So, I have been trying to draw the same way I take runs. I only do so when I feel like it, when the urge strikes me strong enough that the action won’t drain me. I attempt to move away from “shoulds” and more towards wants and needs. I was curious what would happen with this project if I made no schedule or timeline, and just made sure I had the materials available to draw. Besides, if we don’t know how long this state of being will last, how could I plan?

Today, I am in New Haven, Connecticut. I have been living in my parents’ basement for just over a week. I left Brooklyn in search of trees and running without a mask and a bicycle. I feel guilt about leaving and not being sure when I will return, and I can feel the unfairness in my new access to space. I have hesitated in drawing Centipede again because I wonder where my value is in this new perspective from this new place. But today, the desire emerged.

I lay down to draw this morning after a few days of feeling utterly disconnected. It is easier to forget about the pandemic here. It is easier to forget about the pain and suffering of people when you see fewer people. And it is so much easier to forget about the dangers of the “outside” when your “inside” has expanded. In some ways this has been a relief. But my life before COVID now feels more like an abstraction than ever—my work is contained on a screen, my friends have turned into voices on the phone, it’s hard to remember what the subway felt like, or joyful crowds, or live performance. I feel far away and floaty, untethered.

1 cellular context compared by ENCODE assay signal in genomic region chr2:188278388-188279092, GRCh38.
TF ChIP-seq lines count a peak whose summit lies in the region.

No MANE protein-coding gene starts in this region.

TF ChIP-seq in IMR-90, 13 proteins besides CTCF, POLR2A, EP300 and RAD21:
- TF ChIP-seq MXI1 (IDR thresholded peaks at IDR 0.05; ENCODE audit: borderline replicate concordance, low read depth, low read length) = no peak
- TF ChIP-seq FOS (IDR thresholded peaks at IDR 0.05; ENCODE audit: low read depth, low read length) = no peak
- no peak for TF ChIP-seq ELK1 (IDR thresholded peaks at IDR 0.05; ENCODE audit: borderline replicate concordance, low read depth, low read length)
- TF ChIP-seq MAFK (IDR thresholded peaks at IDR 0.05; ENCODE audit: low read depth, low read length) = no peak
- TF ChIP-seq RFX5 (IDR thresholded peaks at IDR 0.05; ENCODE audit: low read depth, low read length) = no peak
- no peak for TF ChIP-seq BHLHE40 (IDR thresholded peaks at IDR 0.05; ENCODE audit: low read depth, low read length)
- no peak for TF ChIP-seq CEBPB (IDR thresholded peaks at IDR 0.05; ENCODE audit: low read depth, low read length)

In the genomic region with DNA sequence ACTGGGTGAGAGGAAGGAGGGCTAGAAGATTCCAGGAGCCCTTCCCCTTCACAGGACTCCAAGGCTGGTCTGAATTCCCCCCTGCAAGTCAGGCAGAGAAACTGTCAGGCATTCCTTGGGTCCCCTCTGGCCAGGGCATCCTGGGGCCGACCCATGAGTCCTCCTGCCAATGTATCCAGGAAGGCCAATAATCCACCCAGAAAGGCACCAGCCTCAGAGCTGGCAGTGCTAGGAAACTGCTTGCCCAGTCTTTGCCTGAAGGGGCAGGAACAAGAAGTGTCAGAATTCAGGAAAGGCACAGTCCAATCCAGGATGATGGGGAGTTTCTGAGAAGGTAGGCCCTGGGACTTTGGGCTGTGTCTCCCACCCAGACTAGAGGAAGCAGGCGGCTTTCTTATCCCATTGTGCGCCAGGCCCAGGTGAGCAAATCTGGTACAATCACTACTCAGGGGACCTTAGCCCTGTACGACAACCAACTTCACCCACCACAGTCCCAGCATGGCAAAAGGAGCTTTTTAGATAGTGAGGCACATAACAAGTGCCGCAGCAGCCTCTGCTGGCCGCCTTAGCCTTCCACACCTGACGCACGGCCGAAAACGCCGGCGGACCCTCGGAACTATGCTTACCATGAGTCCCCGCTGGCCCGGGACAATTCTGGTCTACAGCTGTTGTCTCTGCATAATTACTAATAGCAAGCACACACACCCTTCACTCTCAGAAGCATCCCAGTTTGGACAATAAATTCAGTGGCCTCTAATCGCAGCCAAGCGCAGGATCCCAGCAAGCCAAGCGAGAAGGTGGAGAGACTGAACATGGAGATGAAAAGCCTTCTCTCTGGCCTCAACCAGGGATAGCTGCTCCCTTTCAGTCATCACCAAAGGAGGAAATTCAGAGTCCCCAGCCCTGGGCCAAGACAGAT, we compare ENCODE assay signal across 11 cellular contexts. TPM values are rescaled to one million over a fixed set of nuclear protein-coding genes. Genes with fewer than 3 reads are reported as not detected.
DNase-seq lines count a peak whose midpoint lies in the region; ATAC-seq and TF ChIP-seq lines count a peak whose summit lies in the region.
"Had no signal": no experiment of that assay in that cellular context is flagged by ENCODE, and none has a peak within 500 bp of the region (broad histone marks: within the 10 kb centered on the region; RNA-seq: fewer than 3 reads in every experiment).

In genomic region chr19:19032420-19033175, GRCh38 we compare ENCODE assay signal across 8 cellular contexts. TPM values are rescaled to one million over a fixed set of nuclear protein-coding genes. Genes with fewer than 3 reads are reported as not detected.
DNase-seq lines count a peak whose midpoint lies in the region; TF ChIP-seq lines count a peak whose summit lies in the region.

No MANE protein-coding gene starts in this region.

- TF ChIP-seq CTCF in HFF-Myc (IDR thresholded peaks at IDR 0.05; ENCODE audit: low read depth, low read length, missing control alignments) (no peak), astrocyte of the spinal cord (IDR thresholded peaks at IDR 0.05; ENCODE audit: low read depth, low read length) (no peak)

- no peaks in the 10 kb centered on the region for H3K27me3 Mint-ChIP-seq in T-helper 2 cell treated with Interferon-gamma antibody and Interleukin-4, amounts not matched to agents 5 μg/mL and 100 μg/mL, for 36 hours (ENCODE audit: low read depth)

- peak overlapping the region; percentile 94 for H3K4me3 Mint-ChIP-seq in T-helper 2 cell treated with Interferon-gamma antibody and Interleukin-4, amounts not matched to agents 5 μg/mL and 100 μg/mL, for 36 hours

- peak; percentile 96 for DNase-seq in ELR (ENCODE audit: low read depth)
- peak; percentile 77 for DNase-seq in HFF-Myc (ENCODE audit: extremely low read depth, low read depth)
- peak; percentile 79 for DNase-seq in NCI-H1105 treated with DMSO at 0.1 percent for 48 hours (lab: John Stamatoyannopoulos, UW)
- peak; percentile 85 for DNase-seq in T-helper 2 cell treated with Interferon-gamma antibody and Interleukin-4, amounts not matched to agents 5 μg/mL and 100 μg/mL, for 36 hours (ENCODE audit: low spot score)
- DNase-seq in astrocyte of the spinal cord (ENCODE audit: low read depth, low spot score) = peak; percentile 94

Today, I wanted to connect and remember and imagine the people who were now far, or far less visible to me. I wanted to feel close to unknown people whose suffering gets obscured by graphs and charts and especially by our boredom with quarantine and itching to move again. Today I wanted to see what this new space offered me, and offer it back. I filmed with no plan. I broke my own rules and played music—John Prine. I drew a person, and another. I let myself get bored, and kept drawing anyway. I let myself get bored, and danced in my driveway. I let the wind decide the view of the video—it chose sky and trees.